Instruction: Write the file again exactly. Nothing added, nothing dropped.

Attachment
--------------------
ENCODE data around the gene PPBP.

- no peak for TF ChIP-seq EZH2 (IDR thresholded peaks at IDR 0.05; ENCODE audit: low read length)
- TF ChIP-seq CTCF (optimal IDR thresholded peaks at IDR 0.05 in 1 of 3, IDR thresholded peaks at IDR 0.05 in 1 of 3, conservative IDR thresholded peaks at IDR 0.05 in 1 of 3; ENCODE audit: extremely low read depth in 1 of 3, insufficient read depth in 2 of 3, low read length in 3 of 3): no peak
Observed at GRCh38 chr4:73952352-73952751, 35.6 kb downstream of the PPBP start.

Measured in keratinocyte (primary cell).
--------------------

ENCODE data around the gene PPBP.

- no peak for TF ChIP-seq EZH2 (IDR thresholded peaks at IDR 0.05; ENCODE audit: low read length)
- TF ChIP-seq CTCF (optimal IDR thresholded peaks at IDR 0.05 in 1 of 3, IDR thresholded peaks at IDR 0.05 in 1 of 3, conservative IDR thresholded peaks at IDR 0.05 in 1 of 3; ENCODE audit: extremely low read depth in 1 of 3, insufficient read depth in 2 of 3, low read length in 3 of 3): no peak
Observed at GRCh38 chr4:73952352-73952751, 35.6 kb downstream of the PPBP start.

Measured in keratinocyte (primary cell).